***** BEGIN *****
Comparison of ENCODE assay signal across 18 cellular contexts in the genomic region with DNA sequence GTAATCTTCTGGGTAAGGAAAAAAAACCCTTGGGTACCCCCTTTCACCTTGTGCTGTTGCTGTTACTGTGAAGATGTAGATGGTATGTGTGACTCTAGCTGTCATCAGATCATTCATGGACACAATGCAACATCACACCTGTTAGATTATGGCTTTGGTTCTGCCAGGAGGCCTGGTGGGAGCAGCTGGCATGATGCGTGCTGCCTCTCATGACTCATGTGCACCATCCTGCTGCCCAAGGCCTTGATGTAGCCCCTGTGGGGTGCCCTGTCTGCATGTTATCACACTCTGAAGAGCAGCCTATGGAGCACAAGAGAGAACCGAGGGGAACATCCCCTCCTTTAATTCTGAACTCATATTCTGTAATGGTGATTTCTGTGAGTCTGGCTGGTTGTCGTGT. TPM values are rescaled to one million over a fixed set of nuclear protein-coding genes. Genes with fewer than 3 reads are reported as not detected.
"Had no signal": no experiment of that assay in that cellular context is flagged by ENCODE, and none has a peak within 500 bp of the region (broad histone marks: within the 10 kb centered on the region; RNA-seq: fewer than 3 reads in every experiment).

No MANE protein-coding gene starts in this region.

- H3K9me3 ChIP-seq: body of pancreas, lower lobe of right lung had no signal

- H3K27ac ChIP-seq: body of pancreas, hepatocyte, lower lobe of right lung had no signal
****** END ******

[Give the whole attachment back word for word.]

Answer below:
Comparison of ENCODE assay signal across 18 cellular contexts in the genomic region with DNA sequence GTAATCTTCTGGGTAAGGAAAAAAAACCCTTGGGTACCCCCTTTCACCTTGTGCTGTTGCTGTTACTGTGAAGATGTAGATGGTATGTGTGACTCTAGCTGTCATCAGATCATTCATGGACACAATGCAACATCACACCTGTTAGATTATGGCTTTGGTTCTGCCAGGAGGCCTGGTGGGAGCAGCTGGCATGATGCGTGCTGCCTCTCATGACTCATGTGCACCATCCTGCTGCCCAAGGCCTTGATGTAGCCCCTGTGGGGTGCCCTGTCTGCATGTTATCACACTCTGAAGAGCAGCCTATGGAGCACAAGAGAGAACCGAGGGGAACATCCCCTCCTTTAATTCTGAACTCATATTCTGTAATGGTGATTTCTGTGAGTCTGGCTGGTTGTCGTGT. TPM values are rescaled to one million over a fixed set of nuclear protein-coding genes. Genes with fewer than 3 reads are reported as not detected.
"Had no signal": no experiment of that assay in that cellular context is flagged by ENCODE, and none has a peak within 500 bp of the region (broad histone marks: within the 10 kb centered on the region; RNA-seq: fewer than 3 reads in every experiment).

No MANE protein-coding gene starts in this region.

- H3K9me3 ChIP-seq: body of pancreas, lower lobe of right lung had no signal

- H3K27ac ChIP-seq: body of pancreas, hepatocyte, lower lobe of right lung had no signal